How to Recommend Running Shoes: Heel Drop

Sep 12, 2022

Often patients and runners will ask for footwear advice. As physical therapists we have extensive knowledge about foot anatomy, biomechanics and gait analysis. However, it can be frustrating at times to recommend proper footwear due to the complex features and attributes of a running shoe. Furthermore, shoe brands change the names, styles and features of shoes consistently which makes it hard to provide good evidence based shoe prescriptions.  During a recent webinar on running gait analysis with the California Physical Therapy Association I was asked about running shoes, specifically the components of heel drop.  The following questions and topics arouse from our discussion:

  • What is heel drop?
  • What is stack height?
  • What is the difference between heel drop and stack height?
  • Which patients and runners benefit from low and high heel drop shoes?

In order to answer these questions a little background and context on the anatomical makeup of a running shoe is needed, referenced in the below pictures from the New York Times and RunRepeat.


Question 1: What is heel drop?

Heel drop is defined as the height difference between a shoe’s sole at the heel versus the toe. A shoe’s heel drop ranges from 0 - 16mm.

0 - 4mm, low heel drop

4 - 10mm, moderate heel drop

10+ mm, high heel drop 

Question 2: What is stack height?

Stack height is defined by the height of the material underneath a person’s foot in their running shoe. A shoe’s stack height ranges from 3 - 50mm and higher values are analogous with increased absorption (cushion) in the shoe.

3 - 8mm low stack height, barefoot shoes

3 -13mm minimal stack height, minimal shoes

9 - 29mm moderate stack height, regular running shoes

30 - 50mm high stack height, maximum cushion shoes



Question 3: What is the difference between heel drop and stack height?

Therefore the difference between heel drop and stack height is that heel drop is the difference in the height of a shoe’s outsole at the heel versus the forefoot, whereas stack height is the height of the shoe’s material underneath the foot. 

Question 4: Which patients and runners benefit from low and high heel drop shoes?

It is important to note that research supports utilizing a moderate heel drop and stack height running shoe. Evidence rarely indicates the use of extremely low and high stack shoes along with excessively low or high heel drops. However, there are some important considerations to keep in mind while prescribing shoes to your runners. Rearfoot strikers will commonly benefit from a moderate to higher heel drop shoe along with a moderate stack height to cushion the impact from the ground while they run. A good example of a shoe with these components is the New Balance 1080. However, while high stack height shoes such as Hokas are commonly sought after for runners feeling they need extra cushion and absorption during running the studies actually show higher ground reaction forces or impact of the ground being transferred up the lower extremities in these runners. Emerging research indicates shoes with increased stack heights and high absorption cause runners to over compensate by landing with excessive heel strike and overstriding during initial contact. Conversely, midfoot and forefoot strikers will benefit from lower to moderate heel drop shoes along with moderately low to moderate stack height shoes. Footwear such as the Saucony Kinvara with a low heel drop and stack height will cater to this running form by encouraging a mid to forefoot strike and discouraging heel strike. However, research does not support the use of shoes such as Altra’s, with zero degrees of heel drop, for these runners showing higher instances of running related musculoskeletal disorders. While there are some exceptions to these guidelines, ultimately shoes centered around moderate heel drop and moderate stack height are safest and good compliments to many types of runners.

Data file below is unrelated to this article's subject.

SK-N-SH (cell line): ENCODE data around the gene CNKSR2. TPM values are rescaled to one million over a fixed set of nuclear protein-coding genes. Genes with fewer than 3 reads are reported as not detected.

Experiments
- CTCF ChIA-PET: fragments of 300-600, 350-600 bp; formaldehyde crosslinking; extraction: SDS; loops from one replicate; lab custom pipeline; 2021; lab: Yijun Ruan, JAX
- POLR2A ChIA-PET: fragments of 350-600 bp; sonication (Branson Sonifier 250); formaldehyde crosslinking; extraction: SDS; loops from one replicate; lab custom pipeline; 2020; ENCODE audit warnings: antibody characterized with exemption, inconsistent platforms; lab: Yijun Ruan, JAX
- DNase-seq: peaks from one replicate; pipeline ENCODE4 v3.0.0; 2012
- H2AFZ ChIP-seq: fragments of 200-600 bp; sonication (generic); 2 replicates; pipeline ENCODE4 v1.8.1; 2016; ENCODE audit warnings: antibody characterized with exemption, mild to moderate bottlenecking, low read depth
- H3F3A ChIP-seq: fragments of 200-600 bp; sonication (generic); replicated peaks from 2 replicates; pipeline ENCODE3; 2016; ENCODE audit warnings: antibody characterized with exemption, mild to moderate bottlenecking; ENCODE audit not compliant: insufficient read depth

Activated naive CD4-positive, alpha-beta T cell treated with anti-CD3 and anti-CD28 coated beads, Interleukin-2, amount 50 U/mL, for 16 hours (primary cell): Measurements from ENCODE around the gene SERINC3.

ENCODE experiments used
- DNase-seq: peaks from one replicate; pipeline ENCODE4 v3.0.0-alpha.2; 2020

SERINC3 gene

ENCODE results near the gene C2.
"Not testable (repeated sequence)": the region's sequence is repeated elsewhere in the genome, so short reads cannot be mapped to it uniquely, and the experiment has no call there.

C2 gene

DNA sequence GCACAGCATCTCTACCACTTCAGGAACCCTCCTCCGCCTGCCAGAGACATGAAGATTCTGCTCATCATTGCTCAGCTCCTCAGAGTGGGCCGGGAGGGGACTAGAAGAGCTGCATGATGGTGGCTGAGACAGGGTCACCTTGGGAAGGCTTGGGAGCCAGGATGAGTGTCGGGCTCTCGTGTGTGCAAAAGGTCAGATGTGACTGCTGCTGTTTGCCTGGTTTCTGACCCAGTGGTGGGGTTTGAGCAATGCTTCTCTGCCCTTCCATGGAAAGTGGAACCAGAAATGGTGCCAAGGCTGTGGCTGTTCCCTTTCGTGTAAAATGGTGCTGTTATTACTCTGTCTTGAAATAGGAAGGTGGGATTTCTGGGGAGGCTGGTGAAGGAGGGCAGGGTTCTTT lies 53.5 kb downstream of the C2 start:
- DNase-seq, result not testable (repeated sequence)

To better understand footwear recommendations for your runners and patients reference the “Running Shoe Reference Guide” which includes brands and models of shoes with zero to high heel drop and everything in between. Additionally, if you would like to learn which shoes are beneficial to findings on a running gait analysis, reference “The Essentials of Running Gait Analysis” continuing education course which provides not only the fundamentals of how to analyze running gait but how to apply a running gait analysis to a patient's plan of care, properly prescribe running footwear and the tools to start your own running gait analysis clinic. 


Justin Jellin, DPT
Faculty

 

References:

Jewell C, Boyer KA, Hamill J. Do footfall patterns in forefoot runners change over an exhaustive run?. J Sports Sci. 2017;35(1):74-80. doi:10.1080/02640414.2016.1156726

Kulmala JP, Kosonen J, Nurminen J, Avela J. Running in highly cushioned shoes increases leg stiffness and amplifies impact loading. Sci Rep. 2018;8(1):17496. Published 2018 Nov 30. doi:10.1038/s41598-018-35980-6

Malisoux L, Chambon N, Delattre N, Gueguen N, Urhausen A, Theisen D. Injury risk in runners using standard or motion control shoes: a randomised controlled trial with participant and assessor blinding. Br J Sports Med. 2016;50(8):481-487. doi:10.1136/bjsports-2015-095031

Malisoux L, Gette P, Backes A, Delattre N, Theisen D. Lower impact forces but greater burden for the musculoskeletal system in running shoes with greater cushioning stiffness [published online ahead of print, 2022 Jan 19]. Eur J Sport Sci. 2022;1-11. doi:10.1080/17461391.2021.2023655

Pollard CD, Ter Har JA, Hannigan JJ, Norcross MF. Influence of Maximal Running Shoes on Biomechanics Before and After a 5K Run. Orthop J Sports Med. 2018;6(6):2325967118775720. Published 2018 Jun 7. doi:10.1177/2325967118775720

https://runrepeat.com/guides/heel-to-toe-drop

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